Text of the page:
Skopje, Macedonia

When I got off the bus it was 11am; after awhile the time switched to an hour earlier. A couple of clicks later and I realised Macedonia was in a different time zone from Bulgaria. Wow. And why? The bus took only 4 hours.Already, I miss the abundance of wifi in Sofia.



I was due to meet Katy in a couple of hours. I took the chance to walk along the streets in the meantime. 
I walked past a shop. Why were there 2 flags?

A shopkeeper briefly explained the shift in the country’s flag design. 
More at: http://www.npr.org/sections/parallels/2015/05/24/409210151/to-build-up-its-history-macedonia-going-baroque
3. Average wage of 250-300€ a month
4. Unlike Bulgaria there’s no paternity leave, only maternal
5. ‘Skopje 2014’(https://en.m.wikipedia.org/wiki/Skopje_2014)
Statues can be seen throughout the city, in a project known as Skopje 2014 
This was very noticeable, and I couldn’t help feeling somewhat amused by the number of statues around the city, almost every 5m you’ll spot one. Also, it was clear they were new structures, that looked like the old ones.
What I felt was more interesting was this tourist map board – these attractions (only top half displayed, bottom half photo not taken so there’s really many more statues not shown)
Firstly, the Jokerman font. Wow, been some time. Secondly, the ‘under construction’ sign – they were building so many things.
‘Identity crisis’? To attract tourists?

Katy drew my attention to the fact that some of these establishments were ‘imitations’ of popular infrastructures in other cities. Do these look familiar to you?

– No proper earthquake resistant structures
– Citizens are complaining that this is a waste of money (according to Katy)



Things I took away with me from Skopje

1. Mother Teresa

Part of Macedonia’s draw for me, admittedly, was the Memorial House of Mother Teresa. She was born in Skopje, Macedonia, it seems. 


Later, after meeting with Katy, I learnt the complexities of geopolitical boundaries and ‘claiming’ of popular figures for each countries’ attempt to boost national identity.

“Albanian politicians say they are angry at a proposal to describe Mother Teresa as Macedonian on the statue’s inscription. They say she was Albanian.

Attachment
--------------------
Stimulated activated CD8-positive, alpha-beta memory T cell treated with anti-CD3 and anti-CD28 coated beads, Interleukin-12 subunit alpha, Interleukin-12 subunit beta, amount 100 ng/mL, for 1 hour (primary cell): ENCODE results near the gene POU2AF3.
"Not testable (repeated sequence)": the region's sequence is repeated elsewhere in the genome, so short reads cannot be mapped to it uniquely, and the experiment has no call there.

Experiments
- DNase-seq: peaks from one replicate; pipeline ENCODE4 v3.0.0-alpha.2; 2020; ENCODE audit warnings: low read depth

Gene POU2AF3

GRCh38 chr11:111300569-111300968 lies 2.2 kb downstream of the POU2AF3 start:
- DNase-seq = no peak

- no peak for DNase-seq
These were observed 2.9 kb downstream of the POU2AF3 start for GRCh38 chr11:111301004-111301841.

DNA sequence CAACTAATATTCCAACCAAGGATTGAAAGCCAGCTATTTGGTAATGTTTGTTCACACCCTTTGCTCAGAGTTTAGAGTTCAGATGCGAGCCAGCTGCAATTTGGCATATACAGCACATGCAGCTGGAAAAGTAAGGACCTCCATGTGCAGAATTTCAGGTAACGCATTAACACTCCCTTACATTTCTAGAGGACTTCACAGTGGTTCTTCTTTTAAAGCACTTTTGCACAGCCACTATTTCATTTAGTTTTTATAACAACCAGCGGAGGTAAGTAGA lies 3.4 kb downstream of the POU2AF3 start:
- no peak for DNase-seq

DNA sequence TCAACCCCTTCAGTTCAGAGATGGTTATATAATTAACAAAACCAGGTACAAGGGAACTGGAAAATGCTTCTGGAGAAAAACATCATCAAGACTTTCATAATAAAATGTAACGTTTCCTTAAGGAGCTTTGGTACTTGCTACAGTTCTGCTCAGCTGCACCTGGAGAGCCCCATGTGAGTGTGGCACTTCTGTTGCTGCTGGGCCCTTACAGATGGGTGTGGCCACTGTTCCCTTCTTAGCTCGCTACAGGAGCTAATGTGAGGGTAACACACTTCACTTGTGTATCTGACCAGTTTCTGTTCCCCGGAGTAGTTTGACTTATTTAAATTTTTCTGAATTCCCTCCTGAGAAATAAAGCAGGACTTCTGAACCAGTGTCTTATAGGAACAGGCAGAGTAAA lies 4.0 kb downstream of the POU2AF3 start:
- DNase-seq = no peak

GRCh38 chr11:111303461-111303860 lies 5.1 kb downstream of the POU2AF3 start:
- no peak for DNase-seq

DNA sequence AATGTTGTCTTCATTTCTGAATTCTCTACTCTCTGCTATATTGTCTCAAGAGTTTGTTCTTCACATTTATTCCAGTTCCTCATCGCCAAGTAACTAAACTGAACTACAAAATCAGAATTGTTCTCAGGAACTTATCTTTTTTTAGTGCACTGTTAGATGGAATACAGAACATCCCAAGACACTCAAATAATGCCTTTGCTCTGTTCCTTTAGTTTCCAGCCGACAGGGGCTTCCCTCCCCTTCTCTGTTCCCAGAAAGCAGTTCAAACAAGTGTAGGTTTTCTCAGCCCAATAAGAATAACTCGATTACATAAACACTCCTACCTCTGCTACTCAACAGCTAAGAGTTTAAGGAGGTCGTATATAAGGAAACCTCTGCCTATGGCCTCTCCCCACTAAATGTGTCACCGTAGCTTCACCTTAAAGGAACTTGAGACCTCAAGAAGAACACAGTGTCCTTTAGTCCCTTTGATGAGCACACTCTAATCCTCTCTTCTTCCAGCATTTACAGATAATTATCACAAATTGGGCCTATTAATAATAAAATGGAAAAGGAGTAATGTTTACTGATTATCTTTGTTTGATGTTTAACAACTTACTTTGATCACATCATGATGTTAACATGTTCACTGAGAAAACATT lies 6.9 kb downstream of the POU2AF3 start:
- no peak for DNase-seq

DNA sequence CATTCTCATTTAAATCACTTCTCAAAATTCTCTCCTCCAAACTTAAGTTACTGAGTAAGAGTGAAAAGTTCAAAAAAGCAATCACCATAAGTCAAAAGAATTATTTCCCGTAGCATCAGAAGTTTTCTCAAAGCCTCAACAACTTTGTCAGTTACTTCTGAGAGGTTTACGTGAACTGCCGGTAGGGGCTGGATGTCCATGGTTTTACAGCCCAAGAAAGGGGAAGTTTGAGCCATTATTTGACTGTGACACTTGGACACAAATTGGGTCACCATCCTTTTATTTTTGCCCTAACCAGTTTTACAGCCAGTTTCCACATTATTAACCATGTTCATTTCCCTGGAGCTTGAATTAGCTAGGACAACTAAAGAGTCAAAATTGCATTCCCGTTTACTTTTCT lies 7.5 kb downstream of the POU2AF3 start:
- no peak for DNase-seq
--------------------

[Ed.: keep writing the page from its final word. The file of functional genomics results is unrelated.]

When Mother Teresa was born in Skopje in 1910, neither Macedonia or Albania existed. 
The streets of the modern capital, Skopje, were part of the Ottoman Empire.
But now that the world’s most famous nun is approaching sainthood an unseemly row has broken out over her identity.
Her ethnicity may have mattered little to her but it has tremendous importance in the Balkans.” 


Is Mother Teresa Albanian or Macedonian? 




2. Flag Dispute between Greece and Macedonia 



– Previously it was related to Alexander the Great, but seems like Greece has been trying to claim that Alexander the Great was Greek, not Macedonia, and so Macedonia changed its flag. There also seems to be some territoriality issue- Greece claims they have a state called Macedonia, and rejects the country’s name. Macedonia hence has the (FYROM) at its name; apparently it’s also Greece that has been hindering its entrance into the EU






Roma community uses horses as a means of transport (supposedly illegal)












A river runs through the city. Apparently a Ferris wheel is due to be constructed along the river, which may affect it. There are people lobbying against its construction, but who knows? I wonder how it’ll go.










Katy and I walked along this part of the park. It was calming and beautiful.




My hostel did not have an electronic radiator. The fire heated the whole place. The hostel owner eagerly showed me the fire, when I asked. I grinned. I was secretly nervous though, and as I lay in bed at night, I wondered if the place might catch fire, and if I would be able to escape. But nope, none of that happened, I’m pleased to say.









Would Skope 2014 work in attracting tourists? Frankly, the night view of Skopje is indeed pretty. I think Papa would like it.
It might, it might grow. 





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Rila Monastery, Bulgaria (Photos)

Took a day trip to Rila Monastery. It was beautiful! I had to choose between Plovdiv and this. No regrets (but Plovdiv someday, someday, summer.)

 

It was beautiful, and absolutely worth a visit. The colours, the exquisite design, I loved it!

 

 

 

 

 

 

 

 

 

 

 

Sofia, Bulgaria

 
 
 
 
Ah, the iconic Alexander Nevsky Cathedral in Sofia. 
Sofia, such a lovely name for a city, in my view. 
 

In Bulgaria, nodding means “no” and shaking your head means “yes”. Some know that if they’re speaking to a foreigner, they do it the opposite way.
‘Is this the way to the train station?’
‘-shakes head-‘
‘It isn’t?’
‘-shakes head-‘
Bulgaria.
1 euro = 2 lev
My first impression… It was cold, I could smell weed in the air for some reason, and I noticed the peeling walls and worn-out buildings. I was a little taken back at the start, because it seemed too obvious, the crumbling paints. It was rather different from Italy and Switzerland; though I had heard that Eastern europe is different, the rather stark contrast did catch my attention. I would soon grow used to it though.

This is apparently a pumpkin, a useless inedible one. Because mankind always tries to make useful things out of useless things, they decorate it, using it as an art piece. Or, if you cut it into half, you can get a spoon! Wow.